Recently at work I was writing up instructions for doing a tricky task (the assembly of complex class notebooks for student-managers). From Chapter One of Robert Pirsig's Zen in the Art of Motorcycle Maintenance I quoted the advice: "Assembly of Japanese bicycle require great peace of mind." Not the commonest allusion in an internal government memorandum! But it fit, and in doing a quick search to confirm that I had it right I ran across Passion for Learning, a blog entry last year by Michael Hopkinson which observes:
You know the voices you hear in your head, sometimes doubting, sometimes encouraging but rarely shutting up. They can get in the way of pure enjoyment of life. They can also get in the way of pure control of a machine like an Airplane.
You can take these concepts a bit further reading www.pilotpsy.com which is an excellent resource for taking your airmanship to the next level. This is not beginner "Stick and Rudder" type of stuff so be warned, it's a how-to of a completely different sort.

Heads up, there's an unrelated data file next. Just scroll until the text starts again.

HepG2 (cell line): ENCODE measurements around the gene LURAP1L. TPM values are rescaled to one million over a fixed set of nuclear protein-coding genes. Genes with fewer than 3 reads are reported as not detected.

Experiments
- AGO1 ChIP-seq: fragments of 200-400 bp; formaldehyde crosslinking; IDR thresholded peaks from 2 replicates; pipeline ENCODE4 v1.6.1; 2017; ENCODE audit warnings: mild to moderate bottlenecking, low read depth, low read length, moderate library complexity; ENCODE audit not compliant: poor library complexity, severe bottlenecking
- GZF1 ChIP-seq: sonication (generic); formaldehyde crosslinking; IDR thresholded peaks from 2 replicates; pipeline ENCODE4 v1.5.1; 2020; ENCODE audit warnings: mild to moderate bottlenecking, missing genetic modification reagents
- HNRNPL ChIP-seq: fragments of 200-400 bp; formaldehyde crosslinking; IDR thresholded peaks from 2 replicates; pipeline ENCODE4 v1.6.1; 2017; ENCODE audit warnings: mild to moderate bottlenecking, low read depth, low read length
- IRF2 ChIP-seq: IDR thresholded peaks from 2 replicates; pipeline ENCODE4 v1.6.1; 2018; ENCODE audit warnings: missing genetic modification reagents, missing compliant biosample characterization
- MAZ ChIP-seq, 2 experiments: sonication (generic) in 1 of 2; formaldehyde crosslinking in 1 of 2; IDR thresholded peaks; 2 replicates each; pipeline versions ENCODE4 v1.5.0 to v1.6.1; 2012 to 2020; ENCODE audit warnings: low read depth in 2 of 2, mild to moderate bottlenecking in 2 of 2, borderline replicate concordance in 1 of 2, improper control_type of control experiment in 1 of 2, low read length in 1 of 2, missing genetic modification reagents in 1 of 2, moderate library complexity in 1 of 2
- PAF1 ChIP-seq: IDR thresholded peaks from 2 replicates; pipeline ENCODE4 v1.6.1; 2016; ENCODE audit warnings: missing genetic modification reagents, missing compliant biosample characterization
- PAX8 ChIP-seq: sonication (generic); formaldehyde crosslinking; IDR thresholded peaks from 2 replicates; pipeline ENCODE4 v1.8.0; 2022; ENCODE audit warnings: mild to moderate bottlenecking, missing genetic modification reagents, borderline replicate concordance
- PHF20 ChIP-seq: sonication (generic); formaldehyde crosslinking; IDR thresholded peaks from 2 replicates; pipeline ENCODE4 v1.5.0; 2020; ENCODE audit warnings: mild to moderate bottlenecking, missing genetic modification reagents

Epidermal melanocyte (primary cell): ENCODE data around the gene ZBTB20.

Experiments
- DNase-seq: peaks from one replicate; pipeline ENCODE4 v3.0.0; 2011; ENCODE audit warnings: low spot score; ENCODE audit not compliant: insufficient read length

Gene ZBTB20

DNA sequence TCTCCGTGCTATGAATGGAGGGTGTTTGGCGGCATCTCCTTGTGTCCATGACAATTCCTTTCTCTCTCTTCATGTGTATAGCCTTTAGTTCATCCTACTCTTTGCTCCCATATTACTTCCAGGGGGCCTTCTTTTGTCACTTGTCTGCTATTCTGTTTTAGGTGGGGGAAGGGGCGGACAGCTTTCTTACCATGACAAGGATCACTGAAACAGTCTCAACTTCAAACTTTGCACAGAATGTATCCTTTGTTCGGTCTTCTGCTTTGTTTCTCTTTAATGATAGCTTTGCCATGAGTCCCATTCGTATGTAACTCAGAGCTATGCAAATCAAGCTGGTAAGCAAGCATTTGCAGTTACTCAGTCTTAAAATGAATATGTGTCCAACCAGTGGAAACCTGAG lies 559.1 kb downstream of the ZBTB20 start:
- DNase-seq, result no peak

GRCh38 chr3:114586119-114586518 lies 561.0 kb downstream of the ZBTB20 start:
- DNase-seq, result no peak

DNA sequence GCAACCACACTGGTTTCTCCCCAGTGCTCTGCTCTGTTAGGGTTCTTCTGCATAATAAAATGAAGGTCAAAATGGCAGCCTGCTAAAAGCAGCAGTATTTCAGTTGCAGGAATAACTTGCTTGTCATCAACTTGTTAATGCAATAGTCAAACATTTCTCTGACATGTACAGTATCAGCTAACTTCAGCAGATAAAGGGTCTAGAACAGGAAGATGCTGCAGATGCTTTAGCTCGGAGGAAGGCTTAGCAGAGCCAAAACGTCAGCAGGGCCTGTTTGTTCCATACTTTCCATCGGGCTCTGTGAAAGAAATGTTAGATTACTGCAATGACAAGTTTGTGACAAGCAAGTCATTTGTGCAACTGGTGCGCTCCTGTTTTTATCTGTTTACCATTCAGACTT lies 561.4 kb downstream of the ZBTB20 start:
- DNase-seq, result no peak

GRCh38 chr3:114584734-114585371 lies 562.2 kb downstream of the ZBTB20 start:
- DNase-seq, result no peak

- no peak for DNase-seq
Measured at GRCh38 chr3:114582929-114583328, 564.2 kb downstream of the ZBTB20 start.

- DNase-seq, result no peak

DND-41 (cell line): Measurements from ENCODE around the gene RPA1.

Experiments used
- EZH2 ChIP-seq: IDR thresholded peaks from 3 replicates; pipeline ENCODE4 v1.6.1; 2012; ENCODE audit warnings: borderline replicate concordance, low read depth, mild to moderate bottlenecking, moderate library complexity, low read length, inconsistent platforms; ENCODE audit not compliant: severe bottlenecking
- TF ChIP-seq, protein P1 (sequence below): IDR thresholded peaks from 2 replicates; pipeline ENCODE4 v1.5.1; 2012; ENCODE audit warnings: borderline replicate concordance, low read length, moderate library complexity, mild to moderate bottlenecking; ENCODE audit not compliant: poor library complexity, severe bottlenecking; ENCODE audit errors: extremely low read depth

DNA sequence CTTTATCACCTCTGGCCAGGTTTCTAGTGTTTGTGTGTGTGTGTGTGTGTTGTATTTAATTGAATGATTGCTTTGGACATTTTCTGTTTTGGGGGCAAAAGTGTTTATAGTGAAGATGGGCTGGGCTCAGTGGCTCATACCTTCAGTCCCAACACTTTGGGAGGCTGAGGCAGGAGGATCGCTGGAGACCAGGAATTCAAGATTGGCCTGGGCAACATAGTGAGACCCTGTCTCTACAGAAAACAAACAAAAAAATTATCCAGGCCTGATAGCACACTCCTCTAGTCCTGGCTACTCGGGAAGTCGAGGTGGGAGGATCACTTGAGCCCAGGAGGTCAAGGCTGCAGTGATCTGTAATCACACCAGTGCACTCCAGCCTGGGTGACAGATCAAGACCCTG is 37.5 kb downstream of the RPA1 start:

And at the cited site Dave English in turn begins with the thought:
Ever experienced the blinding brightness of near-perfection in the cockpit? Would you like to learn the hard-won techniques that define elite aviators? Modern psychology and neuroscience research has found that experts are truly different from average performers. The profound differences are not always easy to see, for they are found inside the mind. It is not talent or luck. But it can be learned. It is the Inner Art of Airmanship.
This website will not teach you how to fly. But if you are a pilot maybe it will move you a little closer to touching personal aeronautical excellence. This is a practical guide to peak experience flying, where some proven techniques and esoteric sounding ideas from psychology research and elite sports are translated into concrete cockpit terms. It's all about the perpetual pursuit of piloting perfecton.
Intriguingly alliterative — and perhaps relevant to other areas of life besides flying a plane (e.g., ultrarunning, mindfulness, ...?). I must read, and think, more ...